In the week that the world’s attention shifts to Copenhagen where the UN Climate Change Conference takes place December 7 ÔÇô 18, ringing in the ears of world leaders meeting in the Danish capital will be the words of Mohamed Nasheed, the president of the Maldives.
“We don’t want a global suicide pact,” Nasheed was quoted in a recent edition of the US newsmagazine TIME. “We want a global survival pact.”
Nasheed’s worry is not entirely unfounded. Maldives is a low-lying Indian Ocean nation that could be swamped by global warming-caused flooding.
The sentiment and sense of urgency is shared by most of the developing world, which will be amongst the most vulnerable to climate change, though they produce a fraction of the carbon emissions of the United States and European countries. That also happens to be the message that Botswana is carrying to Copenhagen.
But there is a problem. There is deadlock between developed nations and developing ones. Developing nations refuse most responsibility for climate change, arguing that warming is primarily the fault of rich industrialized countries, and want the developed world to take on strict short-term emissions reduction targets. Developed nations, led by the United States, argue that fast-growing developing nations like China and India will emit the vast majority of future carbon emissions, and that any deal that exempts them from action ÔÇô as the Kyoto Protocol was interpreted as doing ÔÇô is a farce.
“For us, the basic question is, what do we do that is in Botswana’s best interest, as well as take care of the environment?” says Kitso Mokaila ÔÇô the minister for environment, wildlife and tourism ÔÇô ahead of his departure as part of the Botswana delegation that will be led by Vice President Mompati Merafhe. “As we go to Copenhagen, we’re basically saying ‘let’s stick to Kyoto [Protocol] as it was. Let’s stick to the key elements and legally binding instruments [of the Protocol] because that’s the only solution’.”
For Botswana, and the rest of the developing world, sticking to the Kyoto Protocol means insisting on emission reductions of 45 percent by 2020, 40 percent by 2050, and 85 ÔÇô 95 percent by 2080. The stand is informed by the Intergovermental Panel on Climate Change’s (IPCC) warning that at the current emissions, the world temperature will rise by 2 degrees. A recent analysis by the Climate Group has also found that, to meet the emissions targets already agreed by nations, 9.3 billion tonnes of carbon dioxide must be prevented from entering the atmosphere by 2020. But these will not be enough for the deep cuts ÔÇô 80 percent or more on 1990 levels ÔÇô that many rich countries will have to deliver by 2050, if the world is to limit warming to what scientists agree is the safe limit. By then, according to the International Energy Agency, 17 technologies will have to be developed and rolled out to deliver a reduction of 42 billion tonnes of carbon dioxide. Most of that technology ÔÇô ranging from carbon capture and storage, solar power and zero-emission vehicles ÔÇô will need to be deployed in emerging economies.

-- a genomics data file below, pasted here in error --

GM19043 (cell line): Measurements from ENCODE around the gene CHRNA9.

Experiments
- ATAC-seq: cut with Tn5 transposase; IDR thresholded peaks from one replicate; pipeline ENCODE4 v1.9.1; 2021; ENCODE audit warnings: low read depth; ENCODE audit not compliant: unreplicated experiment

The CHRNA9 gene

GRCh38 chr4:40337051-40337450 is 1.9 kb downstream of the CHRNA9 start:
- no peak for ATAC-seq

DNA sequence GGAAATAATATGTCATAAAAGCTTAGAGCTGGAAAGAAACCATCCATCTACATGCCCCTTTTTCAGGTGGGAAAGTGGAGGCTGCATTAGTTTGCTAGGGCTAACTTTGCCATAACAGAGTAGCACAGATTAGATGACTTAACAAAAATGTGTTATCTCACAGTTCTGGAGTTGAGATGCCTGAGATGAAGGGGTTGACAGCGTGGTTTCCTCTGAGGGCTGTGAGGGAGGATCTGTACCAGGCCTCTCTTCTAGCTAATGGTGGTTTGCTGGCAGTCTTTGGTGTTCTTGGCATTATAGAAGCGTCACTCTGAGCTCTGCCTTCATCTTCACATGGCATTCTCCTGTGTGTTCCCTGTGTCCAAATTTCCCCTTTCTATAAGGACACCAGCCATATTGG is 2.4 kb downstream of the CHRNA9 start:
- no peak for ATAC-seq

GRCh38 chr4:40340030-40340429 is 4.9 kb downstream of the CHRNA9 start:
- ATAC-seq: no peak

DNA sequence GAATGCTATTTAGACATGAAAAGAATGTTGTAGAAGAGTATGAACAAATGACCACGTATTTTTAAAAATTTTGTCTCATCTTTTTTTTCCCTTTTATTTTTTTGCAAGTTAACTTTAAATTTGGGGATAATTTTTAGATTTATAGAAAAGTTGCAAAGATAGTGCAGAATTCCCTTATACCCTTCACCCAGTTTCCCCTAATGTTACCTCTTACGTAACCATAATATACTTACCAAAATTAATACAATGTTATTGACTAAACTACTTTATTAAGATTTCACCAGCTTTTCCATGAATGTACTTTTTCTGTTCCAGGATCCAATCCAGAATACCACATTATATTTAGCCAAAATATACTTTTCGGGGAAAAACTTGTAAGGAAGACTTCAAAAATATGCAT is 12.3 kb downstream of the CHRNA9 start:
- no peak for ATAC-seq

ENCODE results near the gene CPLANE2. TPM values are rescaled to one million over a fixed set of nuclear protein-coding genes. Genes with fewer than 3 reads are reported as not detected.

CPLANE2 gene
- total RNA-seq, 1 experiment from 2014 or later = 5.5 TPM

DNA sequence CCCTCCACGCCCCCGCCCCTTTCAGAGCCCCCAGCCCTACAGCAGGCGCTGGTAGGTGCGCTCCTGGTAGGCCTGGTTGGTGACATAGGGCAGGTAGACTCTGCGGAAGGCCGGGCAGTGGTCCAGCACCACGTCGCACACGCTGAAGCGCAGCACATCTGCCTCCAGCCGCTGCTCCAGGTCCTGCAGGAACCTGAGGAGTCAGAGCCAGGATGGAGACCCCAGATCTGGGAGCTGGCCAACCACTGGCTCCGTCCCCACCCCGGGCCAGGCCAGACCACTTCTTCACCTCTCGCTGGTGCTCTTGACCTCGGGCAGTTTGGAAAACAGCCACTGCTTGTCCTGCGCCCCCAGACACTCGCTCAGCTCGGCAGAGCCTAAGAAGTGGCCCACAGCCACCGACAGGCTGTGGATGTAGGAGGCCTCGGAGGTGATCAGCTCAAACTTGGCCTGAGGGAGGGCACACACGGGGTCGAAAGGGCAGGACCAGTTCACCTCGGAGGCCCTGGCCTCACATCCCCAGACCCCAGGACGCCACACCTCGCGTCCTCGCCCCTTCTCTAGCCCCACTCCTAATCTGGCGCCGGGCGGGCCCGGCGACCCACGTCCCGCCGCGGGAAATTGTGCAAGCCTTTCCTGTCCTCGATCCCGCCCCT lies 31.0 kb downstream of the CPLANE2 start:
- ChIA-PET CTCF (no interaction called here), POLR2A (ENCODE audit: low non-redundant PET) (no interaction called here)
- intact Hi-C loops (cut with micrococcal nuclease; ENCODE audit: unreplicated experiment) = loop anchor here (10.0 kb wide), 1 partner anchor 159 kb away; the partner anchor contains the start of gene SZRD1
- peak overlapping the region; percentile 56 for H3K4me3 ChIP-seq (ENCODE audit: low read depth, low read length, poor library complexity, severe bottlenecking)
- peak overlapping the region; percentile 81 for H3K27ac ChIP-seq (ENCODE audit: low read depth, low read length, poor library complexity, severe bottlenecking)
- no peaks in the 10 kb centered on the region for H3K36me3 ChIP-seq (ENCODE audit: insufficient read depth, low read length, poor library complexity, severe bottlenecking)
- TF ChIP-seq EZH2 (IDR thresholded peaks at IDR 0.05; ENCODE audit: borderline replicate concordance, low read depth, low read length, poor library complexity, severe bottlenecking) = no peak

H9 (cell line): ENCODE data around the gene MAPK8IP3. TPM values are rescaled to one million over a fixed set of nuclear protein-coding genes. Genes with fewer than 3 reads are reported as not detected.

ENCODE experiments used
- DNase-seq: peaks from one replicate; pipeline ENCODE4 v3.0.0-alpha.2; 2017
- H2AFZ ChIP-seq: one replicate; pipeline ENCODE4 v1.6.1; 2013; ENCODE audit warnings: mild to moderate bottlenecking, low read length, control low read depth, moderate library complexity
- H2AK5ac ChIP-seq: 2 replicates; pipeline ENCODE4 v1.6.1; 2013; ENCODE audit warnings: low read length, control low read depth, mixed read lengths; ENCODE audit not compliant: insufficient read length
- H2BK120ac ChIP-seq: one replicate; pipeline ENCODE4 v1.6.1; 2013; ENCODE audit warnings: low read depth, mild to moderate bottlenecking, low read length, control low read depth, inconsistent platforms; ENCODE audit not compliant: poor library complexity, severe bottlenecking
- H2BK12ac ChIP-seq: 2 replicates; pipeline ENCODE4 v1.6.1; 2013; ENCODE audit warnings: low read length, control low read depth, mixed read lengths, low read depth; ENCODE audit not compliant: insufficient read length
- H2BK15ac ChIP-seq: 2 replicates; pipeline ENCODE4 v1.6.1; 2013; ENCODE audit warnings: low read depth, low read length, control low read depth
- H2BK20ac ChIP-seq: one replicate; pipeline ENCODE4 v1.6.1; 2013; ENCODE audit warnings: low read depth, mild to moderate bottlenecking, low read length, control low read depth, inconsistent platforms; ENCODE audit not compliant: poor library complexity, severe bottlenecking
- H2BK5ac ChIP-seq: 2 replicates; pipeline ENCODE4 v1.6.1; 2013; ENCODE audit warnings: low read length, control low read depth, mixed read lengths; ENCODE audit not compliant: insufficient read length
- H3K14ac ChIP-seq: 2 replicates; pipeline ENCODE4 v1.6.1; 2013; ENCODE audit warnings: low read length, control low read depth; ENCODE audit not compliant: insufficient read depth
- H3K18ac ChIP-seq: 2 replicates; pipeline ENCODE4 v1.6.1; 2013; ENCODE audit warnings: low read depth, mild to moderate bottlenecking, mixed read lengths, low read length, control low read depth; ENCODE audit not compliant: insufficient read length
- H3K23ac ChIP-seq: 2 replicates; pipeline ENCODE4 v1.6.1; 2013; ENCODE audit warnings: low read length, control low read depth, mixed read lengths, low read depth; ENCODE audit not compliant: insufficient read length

“It has been documented that from 1927 to today, our minimum temperature in winter rose by 1.5 degrees,” says Mokaila. “Another 2 degrees means that our winters will be our summers, and our summers will be microwave summers.”
A situation analysis has warned that the impact of climate change on Botswana would have far-reaching and varied consequences. The effects would be felt in sectors such as forestry, agriculture, health, and tourism. These would manifest in ÔÇô among others ÔÇô decrease in crop yield (current indications stand at 30 percent decrease in maize and sorghum yield), shortfalls in water catchments, loss of rangeland cover, and increase in the prevalence of illnesses such as malaria, diarrhoea, and cholera.
It is expected that Botswana’s position at the conference will rest on the Bali Roadmap, a framework adopted in the Indonesian capital in 2007 by parties to the Kyoto Protocol. The roadmap is viewed as a comprehensive process that would lead to successful and sustained implementation of the UN Convention on Climate Change. Botswana’s position, which is shared by the rest of the developing world, is that the Bali Roadmap’s two track approach to the climate change addresses the concerns of both the developed and the developing countries. While the roadmap accommodates the developed countries’ insistence on a review of the Kyoto Protocol, it is also acceptable to those who want action now ÔÇô most of whom are to be found in the developing world ÔÇô because it sticks to issues of mitigation, adaptation, technology transfer, and finance to developing countries. It also holds that developing countries which don’t have to reduce emissions because they don’t emit, in the first place, should have a system to report what they are doing to prevent emissions.